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How to Blog Every Day: Slides and Resources from WordCamp Portland

Ryan Gosling blogger meme

Today I’m giving a talk at WordCamp Portland on how to blog every day. I wrote this talk based on what I learned from blogging every day for a month in November 2010 and November 2011 and I’m excited to share it with the Portland-area WordPress community.

Live stream — All of the sessions will be live streamed, here, and follow along with the hashtag, #wcpdx. I’m in the Bergen Dining room at 2:15pm.

Once I get a recording of the video, I’ll post it here. For now, here’s a copy of my slides and additional resources that I reference in the talk. Feel free to download and share this presentation as you’d like!

How to Blog Every Day

The secret to blogging every day is easy—just write. But the process of coming up with an idea is hard. Then it comes the excruciating part of putting words to the page, editing it, finding the perfect photo to accompany your post, and formatting it on your site all before you can press that beloved “Publish” button.

Oh, and if you’re writing every single day, you do it all again tomorrow.

Resources to help you Blog Every Day

Here is a list of blog posts and resources I reference during my talk, and here’s a link to the video of my talk so that you can catch what you missed at WordCamp Portland.

Where to buy my t-shirt

What I learned from blogging every day for 30 days

Examples of how to create a content or editorial calendar

Tools to help you capture your ideas

  • Favorite note-taking app that syncs with your phone, computer, tablet: Evernote
  • Favorite tool that helps you start writing: 750 Words
  • Favorite non-battery-powered option: a journal

Examples of different blog formats

Ways to beat writer’s block

  • Choose a different topic on your content calendar
  • Get inspired by going for a walk, watch a video, hop on Twitter, read something, talk with a friend
  • Take a day off (it’s okay, but tell us what you’re doing instead of blogging)
  • Help Me Be Fing Creative

Examples of posts I wrote when I had writer’s block

What to after you publish your blog post

After you have that out of your system, sit back down, and promote your blog post like crazy. If you need help, check out the presentation I did for WordCamp Seattle on just that: How to Promote Your Blog without Losing Your Soul.

Why I wrote this talk

I’m not expecting you to start blogging every single day. But if you only blog once every other month and really want to blog more, this presentation and ideas should help you get started. If you blog once or twice a week and want to start blogging three times a week, this will help you even more.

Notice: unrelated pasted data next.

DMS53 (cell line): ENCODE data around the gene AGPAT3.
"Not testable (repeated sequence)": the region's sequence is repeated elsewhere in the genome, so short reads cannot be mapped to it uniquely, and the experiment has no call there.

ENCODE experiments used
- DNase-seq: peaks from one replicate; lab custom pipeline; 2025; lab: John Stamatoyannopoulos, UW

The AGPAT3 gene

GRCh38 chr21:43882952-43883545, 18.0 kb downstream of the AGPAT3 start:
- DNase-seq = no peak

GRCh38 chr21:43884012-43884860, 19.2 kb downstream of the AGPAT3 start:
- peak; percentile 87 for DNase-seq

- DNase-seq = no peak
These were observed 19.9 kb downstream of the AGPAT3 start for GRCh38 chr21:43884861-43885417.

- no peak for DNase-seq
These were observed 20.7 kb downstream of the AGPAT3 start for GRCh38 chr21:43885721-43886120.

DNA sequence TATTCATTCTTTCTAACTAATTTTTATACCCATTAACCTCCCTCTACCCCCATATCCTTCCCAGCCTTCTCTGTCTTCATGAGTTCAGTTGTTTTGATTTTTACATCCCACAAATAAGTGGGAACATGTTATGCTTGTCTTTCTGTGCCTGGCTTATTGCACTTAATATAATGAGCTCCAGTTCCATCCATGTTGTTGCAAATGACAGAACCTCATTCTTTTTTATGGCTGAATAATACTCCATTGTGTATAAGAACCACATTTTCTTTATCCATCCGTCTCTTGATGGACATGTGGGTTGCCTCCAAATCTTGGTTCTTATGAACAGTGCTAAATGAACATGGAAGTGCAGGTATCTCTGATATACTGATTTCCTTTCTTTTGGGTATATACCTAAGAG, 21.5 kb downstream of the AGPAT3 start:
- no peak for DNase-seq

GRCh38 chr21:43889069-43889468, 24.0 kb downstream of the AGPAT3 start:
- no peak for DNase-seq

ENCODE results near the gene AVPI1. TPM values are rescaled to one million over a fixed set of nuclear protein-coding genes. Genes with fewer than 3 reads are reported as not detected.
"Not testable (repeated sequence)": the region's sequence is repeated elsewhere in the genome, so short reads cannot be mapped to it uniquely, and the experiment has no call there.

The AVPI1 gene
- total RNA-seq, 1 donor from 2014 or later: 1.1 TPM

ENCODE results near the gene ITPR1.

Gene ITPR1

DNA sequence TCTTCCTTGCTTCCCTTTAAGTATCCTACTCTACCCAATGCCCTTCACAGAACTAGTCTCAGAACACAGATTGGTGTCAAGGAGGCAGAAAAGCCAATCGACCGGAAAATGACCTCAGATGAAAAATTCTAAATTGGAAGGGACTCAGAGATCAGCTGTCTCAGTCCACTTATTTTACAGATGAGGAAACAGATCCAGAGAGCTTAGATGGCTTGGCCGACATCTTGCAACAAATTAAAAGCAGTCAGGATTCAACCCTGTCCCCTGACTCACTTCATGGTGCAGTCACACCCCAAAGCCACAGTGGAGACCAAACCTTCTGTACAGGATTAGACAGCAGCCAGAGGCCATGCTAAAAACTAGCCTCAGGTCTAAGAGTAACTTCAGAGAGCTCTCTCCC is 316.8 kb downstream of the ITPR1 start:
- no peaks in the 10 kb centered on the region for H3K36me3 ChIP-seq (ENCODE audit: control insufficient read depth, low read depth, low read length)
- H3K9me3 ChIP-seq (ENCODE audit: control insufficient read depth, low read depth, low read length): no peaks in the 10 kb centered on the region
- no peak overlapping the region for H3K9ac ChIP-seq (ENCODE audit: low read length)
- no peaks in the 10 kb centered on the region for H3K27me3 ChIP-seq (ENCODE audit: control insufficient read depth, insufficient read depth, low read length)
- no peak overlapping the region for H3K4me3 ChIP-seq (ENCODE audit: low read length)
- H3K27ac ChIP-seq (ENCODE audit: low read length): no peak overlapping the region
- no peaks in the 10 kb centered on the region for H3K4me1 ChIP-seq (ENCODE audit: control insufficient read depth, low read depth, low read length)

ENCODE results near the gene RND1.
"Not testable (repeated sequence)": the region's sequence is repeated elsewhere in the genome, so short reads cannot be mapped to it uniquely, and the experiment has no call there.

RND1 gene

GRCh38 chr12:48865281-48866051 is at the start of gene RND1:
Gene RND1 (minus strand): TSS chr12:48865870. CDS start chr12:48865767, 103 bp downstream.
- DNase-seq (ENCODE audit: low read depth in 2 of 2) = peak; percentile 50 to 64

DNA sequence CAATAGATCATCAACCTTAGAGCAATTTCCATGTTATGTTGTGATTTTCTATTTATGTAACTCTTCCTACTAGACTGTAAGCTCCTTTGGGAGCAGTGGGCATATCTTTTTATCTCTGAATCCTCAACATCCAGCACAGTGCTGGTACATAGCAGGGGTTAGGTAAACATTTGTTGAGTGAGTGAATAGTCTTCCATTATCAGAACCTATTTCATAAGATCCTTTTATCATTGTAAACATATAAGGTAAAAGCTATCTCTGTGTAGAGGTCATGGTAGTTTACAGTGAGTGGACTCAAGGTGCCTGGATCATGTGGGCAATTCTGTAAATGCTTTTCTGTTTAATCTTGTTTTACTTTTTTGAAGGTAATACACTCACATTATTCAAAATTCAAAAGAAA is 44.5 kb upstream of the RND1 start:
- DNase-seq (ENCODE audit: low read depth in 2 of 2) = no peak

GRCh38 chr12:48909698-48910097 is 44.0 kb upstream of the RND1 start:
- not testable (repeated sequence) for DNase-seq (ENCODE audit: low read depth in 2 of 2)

Blogging every single day is not for the faint of heart; it takes time, lots of time. Plus you have to strike a careful balance between planning what you’re going to post and letting your muse run away with you. However blogging every single day for thirty days straight will teach you more about your writing style and how you blog than you could from anything else. I highly recommend it.

Psst, a recording of this talk has been posted here: How to Blog Every Day: Video of my Talk and More Resources to Help you Blog.

Guess Who’s Coming to Portland…

The patriotic eagle giving a speech to the other toys in this photo from Toy Confidential.

I’m still riding the wave that started from my WordCamp Seattle talk (Did I mention that talk was featured on the homepage of SlideShare.net?), and this week I found out that I’ll be speaking at WordCamp Portland on August 18th!

That’s right – lamiki’s appearance at WordCamp has turned into a Pacific Northwest tour and the next stop is Portland!

This time I won’t be talking about marketing (tragic, I know!), but my first love, writing:

How to Blog Once a Day

Creating a blog is ‘easy’ – you pick a theme, add some custom design assets, install it on your domain and you’re done. Right? Sure, except that now you have to actually write and publish something on it. We’ll talk about how to figure out what your niche is, where to look for ideas, different types of blog posts you can write, how to write the first draft, if you need an editorial calendar to keep consistent, and what to do if you get writer’s block.

If you’re a regular around here, then you already know part of this story. But don’t worry; there will be new juicy tidbits (And, of course, the slides will be posted after the talk!)

Join me at WordCamp Portland?

WordCamp Portland 2012 logo

First, block off your calendar for Saturday, August 18th.

Then, go here and buy your ticket. Every ticket includes a daylong adventure in all things WordPress with content for WordPress beginners, experienced bloggers, designers, and developers. Plus a pint glass, which must mean there’s beer…

There are twelve pre-planned sessions (I’ve already made my list of the ones I hope to attend) and there will be some time available for unconference-style sessions to be organized by attendees on the day of the event.